Does MGD 64 (Miller Genuine Draft) Keep You Fit?

Back in December, I talked about Anheuser-Busch positioning their Michelob Ultra as a fitness beer.This ad for MGD 64 signals that the Miller Brewing Company has jumped on the same bandwagon.

The ad isn’t specifically for beer—it’s for a website called Resolution, which features:

  • Customized interactive fitness program
  • E-mail with custom exercises plus tips for better eating, drinking, fashion and beauty
  • Leisure and relaxation recommendations
  • A community of members to encourage you

This sounds great, but keep in mind that the reason the site exists is so that Miller can sell beer. Here’s the message that greets you at the site:

Why MGD 64?

We know you make smart decisions about your lifestyle. But we know you like to relax and enjoy a beer with friends. Now you can do both.

It seems to me that Miller is worried that health conscious people will stop drinking beer. Exercise, they say. Be fit. We’ll help you. But please, dear God, keep drinking beer.

While MGD 64 is lower in calories than regular beer, studies have shown that calories are not the only culprit that causes beer drinkers to gain weight. The following is from an article that appeared in The New York Times on April 9, 1992:

Swiss researchers report that when people drink alcohol, their bodies burn up fat much more slowly than usual. And any fat that is not burned is stored in the paunch, the thighs or other places where people put on weight.

The study suggests that it is not just the calories in alcohol that make it fattening but the way alcohol throws off the body’s normal disposal of fat in the diet.

They’re saying that the alcohol in beer is partly to blame for big fat beer guts. Other factors include the types of food that beer drinkers typically eat while they’re drinking and the fact that many beer drinkers have a sedentary lifestyle. If you’re a casual drinker, drinking a lite beer or two every now and then probably won’t contribute to weight gain—but neither will occasionally drinking a regular beer. If you only drink every once in a while, why not drink a high-quality beer with some taste, like Sam Adams, Anchor Steam, or just about any imported beer?

People who drink so much beer that they have to worry about gaining weight probably need to find a way to stop drinking, because it’s a sign they might have a drinking problem.

As an aside, the name of this product is Miller Genuine Draft 64. Putting aside the question of how bottled beer can be called genuine draft (by definition, draft beer comes in a keg), I wonder about the wisdom of referring to a product  by initials that don’t call the product tomind. MGD 64 sounds like it could be a car, or a motor oil.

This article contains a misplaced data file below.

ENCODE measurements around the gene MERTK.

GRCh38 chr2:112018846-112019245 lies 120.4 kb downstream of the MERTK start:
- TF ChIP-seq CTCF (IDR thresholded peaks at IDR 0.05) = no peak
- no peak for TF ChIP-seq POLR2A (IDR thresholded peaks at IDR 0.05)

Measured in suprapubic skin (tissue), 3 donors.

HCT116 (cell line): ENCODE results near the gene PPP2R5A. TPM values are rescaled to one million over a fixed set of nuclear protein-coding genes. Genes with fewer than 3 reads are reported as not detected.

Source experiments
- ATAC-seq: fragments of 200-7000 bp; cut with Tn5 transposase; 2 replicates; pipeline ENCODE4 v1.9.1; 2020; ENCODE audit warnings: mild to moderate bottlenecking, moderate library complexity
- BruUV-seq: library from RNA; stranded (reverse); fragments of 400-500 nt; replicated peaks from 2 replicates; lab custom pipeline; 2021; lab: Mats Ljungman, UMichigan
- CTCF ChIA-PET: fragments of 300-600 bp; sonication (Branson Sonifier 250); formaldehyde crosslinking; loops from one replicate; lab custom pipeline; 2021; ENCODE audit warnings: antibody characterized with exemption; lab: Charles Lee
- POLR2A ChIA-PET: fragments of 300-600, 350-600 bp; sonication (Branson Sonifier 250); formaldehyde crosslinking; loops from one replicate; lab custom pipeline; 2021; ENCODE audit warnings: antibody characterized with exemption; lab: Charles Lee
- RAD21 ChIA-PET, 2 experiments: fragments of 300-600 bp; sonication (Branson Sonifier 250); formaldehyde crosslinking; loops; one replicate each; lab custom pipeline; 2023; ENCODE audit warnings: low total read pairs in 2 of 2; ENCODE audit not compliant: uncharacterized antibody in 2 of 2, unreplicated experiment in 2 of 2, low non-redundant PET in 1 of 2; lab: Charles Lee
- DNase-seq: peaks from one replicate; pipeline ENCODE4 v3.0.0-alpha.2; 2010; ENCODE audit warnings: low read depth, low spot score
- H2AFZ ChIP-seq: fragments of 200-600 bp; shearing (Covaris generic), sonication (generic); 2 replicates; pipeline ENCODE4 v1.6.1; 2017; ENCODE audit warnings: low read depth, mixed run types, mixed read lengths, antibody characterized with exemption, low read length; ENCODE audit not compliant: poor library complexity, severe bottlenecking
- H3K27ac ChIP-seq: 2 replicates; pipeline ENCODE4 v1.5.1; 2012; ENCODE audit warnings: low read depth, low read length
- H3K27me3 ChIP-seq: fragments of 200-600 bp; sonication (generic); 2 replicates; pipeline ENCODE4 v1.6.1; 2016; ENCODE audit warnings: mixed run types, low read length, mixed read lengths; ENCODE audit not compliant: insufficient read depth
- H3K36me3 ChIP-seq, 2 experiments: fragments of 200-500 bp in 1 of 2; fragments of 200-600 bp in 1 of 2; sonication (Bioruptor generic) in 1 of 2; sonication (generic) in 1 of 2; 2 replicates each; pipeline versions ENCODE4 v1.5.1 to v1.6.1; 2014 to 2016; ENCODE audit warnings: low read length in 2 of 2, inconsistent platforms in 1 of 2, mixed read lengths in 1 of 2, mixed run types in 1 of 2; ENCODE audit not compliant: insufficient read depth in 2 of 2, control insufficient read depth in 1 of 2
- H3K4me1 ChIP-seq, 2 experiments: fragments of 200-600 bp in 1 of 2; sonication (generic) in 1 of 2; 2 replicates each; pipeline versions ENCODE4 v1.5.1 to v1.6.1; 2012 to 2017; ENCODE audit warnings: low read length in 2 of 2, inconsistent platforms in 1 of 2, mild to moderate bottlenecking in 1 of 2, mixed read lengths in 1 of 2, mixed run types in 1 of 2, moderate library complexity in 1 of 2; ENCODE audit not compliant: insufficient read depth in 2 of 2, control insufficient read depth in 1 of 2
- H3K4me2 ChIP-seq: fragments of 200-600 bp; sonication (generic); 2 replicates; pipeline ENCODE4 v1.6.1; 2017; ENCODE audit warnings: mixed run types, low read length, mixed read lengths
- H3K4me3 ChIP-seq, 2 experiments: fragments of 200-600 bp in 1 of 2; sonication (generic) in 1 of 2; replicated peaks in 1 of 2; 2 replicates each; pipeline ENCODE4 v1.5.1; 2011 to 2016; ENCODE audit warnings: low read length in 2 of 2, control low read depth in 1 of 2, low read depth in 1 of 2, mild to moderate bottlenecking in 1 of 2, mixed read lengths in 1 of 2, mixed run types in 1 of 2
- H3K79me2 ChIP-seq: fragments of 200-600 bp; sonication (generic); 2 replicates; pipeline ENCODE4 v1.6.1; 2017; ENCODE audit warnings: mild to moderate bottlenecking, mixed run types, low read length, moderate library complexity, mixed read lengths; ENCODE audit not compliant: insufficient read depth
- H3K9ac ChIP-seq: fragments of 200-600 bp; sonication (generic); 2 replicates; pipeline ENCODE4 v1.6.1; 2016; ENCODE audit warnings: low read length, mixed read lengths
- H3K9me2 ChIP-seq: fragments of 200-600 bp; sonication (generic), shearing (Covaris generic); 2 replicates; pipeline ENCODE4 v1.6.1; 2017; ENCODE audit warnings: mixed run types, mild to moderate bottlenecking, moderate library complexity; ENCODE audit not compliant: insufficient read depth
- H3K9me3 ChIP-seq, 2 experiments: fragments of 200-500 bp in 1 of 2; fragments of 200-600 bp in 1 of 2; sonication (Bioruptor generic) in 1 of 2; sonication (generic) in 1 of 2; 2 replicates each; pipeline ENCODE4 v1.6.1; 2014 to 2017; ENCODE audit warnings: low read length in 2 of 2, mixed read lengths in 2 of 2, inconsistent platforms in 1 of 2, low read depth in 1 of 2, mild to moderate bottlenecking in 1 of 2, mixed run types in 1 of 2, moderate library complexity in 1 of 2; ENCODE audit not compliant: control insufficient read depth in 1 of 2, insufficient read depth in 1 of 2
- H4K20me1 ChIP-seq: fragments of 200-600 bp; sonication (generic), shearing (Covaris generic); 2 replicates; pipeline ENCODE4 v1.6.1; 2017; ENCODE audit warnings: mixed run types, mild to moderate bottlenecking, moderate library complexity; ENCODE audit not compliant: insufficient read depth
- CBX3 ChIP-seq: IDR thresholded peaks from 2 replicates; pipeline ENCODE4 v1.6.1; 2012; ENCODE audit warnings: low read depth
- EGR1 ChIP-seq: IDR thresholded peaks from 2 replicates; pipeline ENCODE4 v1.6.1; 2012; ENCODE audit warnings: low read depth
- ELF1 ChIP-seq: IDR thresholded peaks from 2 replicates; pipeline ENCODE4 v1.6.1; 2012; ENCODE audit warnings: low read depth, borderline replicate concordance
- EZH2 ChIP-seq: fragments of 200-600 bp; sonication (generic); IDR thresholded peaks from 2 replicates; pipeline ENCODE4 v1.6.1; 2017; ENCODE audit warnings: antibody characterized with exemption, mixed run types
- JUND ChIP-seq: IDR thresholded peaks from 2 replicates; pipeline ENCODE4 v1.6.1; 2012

By Marc Librescu


7 responses to “Does MGD 64 (Miller Genuine Draft) Keep You Fit?

  1. An article from 1992 used as attribution? What? There’s been no further research on alcohol consumption and weight loss since then? Why not just drag out a policy paper from the Anti-Saloon League from 1918 if it fits your argument?

    As for the “draft” beer issue; this has been debated since the term was first used by the brewing industry a few short years after Repeal. I would file this under “Dead Horse” and move on.

    • Louis Pasteur came up with the germ theory of disease in the 1800s. Should we now forget that microorganisms cause disease because the original theory was developed over 100 years ago? Does the fact that it was 400 years since Galileo discovered that the Earth revolved around the sun invalidate that fact?

      If you know of new research that contradicts the research I cited, please send me a link and I’ll post it. Merely saying “This is old research, surely there’s something new?” isn’t really making a point and is just blowing smoke.

  2. The fact is that it is a good advertisement. Miller 64 is meant for the weight conscience who still enjoy hanging with friends and drinking the occasional beer.

    • Good and bad are subjective, and not in the realm of “fact,” but I appreciate your comment. For example, you might think that lite beer tastes good, and I might think that lite beer tastes bad. Neither of these views are facts. They’re opinions.

      In my opinion, someone who drinks the occasional beer doesn’t need to drink lite beer because the occasional beer isn’t going to make anyone fat. That said, it’s good that people have a choice. If someone likes to drink lite beer and thinks it tastes like good beer, far be it for me to stand in their way.

  3. Almost immediately, I was drawn to a potentially big problem with this ad: the website listed. “” works, but notice that this ad actually has the site written as “resolution” instead. With a space between the “resolution” and “64.” Which, at least in my browser, won’t work. Some browsers may be able to make that address work. I don’t know, really. But I wonder how many people will type in that address, then give up when the site doesn’t work for them, all because they mistyped the web address in the advertisment. Not everyone is proficient enough with computers to think to take the space out of the web address. Someone should have thought of that.

  4. I bought 2 two cases. I intend to stay with Miller64

  5. MGD 64 is 2.4% ABV. Most average beers are 5% ABV and most GOOD beers are 6% or better ABV. That makes your point weak. PS, I like good beer and that’s not Miller anything.